Washington – Congress is finally close to passing a comprehensive bill to combat opioid abuse, combining law enforcement and public health measures, including making addiction services more accessible.
The U.S. House of Representatives approved legislation earlier this year aimed at combating opioid addiction, which has become an epidemic in Connecticut and most other states. But the legislation stalled in the Senate because Democrats objected to a provision they said would solely benefit a powerful advocacy group with deep ties to the pharmaceutical industry.
A compromise was reached in the Senate this week removing that provision. The remaining bill contains legislation introduced by dozens of lawmakers, including Sens. Richard Blumenthal and Chris Murphy.
It would stop the import of illegal drugs by facilitating cooperation between the federal Food and Drug Administration and Customs and Border Protection. The Postal Service would be required to do more to detect shipment of synthetic compounds like fentanyl, which often come from labs in China and Mexico and account for most of the increase in opioid fatalities.
The Opioid Crisis Response Act would also boost research on non-opioid pain treatments and make it easier for Medicare recipients to get substance-abuse therapy through telemedicine services. The bill would also direct the Department of Health and Human Services to undertake a pilot program of Medicare coverage for opioid addiction treatment.
The legislation would also lift a cap on the number of patients –from 100 to 275 — to whom a qualified doctor can prescribe drugs like buprenorphine, a drug proven effective at limiting opioid cravings and easing withdrawal.
The legislation, expected to be voted on in the Senate next week, was hailed by health care advocates as a good step towards combating a scourge that has ravaged communities and families across the nation.
If approved by the Senate, as expected, it would be negotiated with the House-passed bill to create a final bill.
About 72,000 Americans died last year from drug overdoses, most of them involving opioids. In Connecticut, a total of 515 people died from accidental drug overdoses from January to June, 370 of them involving fentanyl.
Money not enough?
The bill would also authorize $500 million per year through 2021 for new grants to help states fight opioid addiction.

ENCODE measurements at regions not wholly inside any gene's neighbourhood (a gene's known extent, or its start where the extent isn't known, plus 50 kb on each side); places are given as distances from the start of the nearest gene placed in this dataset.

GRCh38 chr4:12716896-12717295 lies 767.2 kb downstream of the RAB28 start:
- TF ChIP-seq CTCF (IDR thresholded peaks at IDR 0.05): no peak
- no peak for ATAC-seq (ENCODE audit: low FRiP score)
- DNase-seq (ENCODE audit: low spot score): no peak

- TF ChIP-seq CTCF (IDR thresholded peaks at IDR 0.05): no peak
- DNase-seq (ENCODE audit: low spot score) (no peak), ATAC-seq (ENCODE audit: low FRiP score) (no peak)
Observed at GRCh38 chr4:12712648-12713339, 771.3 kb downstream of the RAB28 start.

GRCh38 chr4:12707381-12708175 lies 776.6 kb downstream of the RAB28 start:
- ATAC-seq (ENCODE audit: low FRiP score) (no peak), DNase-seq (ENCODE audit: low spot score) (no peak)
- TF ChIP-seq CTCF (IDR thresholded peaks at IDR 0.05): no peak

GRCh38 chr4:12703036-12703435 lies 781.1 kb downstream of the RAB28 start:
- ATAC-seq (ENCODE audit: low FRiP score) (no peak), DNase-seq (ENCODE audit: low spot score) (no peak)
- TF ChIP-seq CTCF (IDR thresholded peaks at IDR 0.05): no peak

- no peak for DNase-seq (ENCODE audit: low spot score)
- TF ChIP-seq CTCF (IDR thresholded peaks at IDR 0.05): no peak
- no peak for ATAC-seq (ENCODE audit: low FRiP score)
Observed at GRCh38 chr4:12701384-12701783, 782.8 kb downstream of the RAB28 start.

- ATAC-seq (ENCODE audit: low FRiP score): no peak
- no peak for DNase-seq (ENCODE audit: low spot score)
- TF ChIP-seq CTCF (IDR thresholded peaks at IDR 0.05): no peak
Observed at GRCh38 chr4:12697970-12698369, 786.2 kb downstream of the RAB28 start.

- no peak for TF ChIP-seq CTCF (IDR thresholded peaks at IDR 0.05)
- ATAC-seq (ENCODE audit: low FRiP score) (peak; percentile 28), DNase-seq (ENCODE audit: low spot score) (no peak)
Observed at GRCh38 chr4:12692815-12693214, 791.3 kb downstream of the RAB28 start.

Connecticut received $5.5 million in both 2017 and 2018 in federal opioid fighting grants. That money has been used to pay for medication-assisted treatment using methadone and buprenorphine, and for access to Narcan, a medication used to block the effects of opioids, especially in overdose.
Federal grant money has also been used in Connecticut to establish a pilot program of “recovery coaches” in emergency rooms who try to enroll overdose victims in treatment programs.
While the bill has been criticized for not providing enough federal grant money to the states, James Siemianowski, spokesman for the Connecticut Department of Mental Health and Addiction Services, said his agency’s attitude “is that any additional money directed to this is helpful.”
Although it’s not clear how much the state will receive in new grant money, Siemianowski said the bill relaxes the requirements for how quickly the money must be spent.
“Currently any funding allocations have to be spent that year,” he said. “This will allow us to target the money over several years.”
But he considered it “unclear” if the new opioid-fighing federal money states will receive “is sufficient” to meet their needs.
The bill is a rare bipartisan effort in a chamber where a partisan rancor has deepened in an election year.
It contains a provision sponsored by Murphy that would promote the use of recovery coaches modeled after Connecticut’s program.
The legislation also included language from a bill sponsored by fellow Democratic senator Blumenthal that would require drug companies to disclose payments to nurse practitioners and physicians assistants and provide grants to pharmacies that increase their participation in federal prescription drug take-back programs.
Blumenthal was also a co-sponsor of a provision that would require the U.S. Postal Service to do more to detect shipments of synthetic opioids.
The Opioid Crisis Response Act would also authorize the Department of Health and Human Services to develop new grants aimed at supporting addicts in recovery and aiding their transition to independent living and jobs. And, it would develop a pilot program to provide temporary housing for those recovering from substance abuse.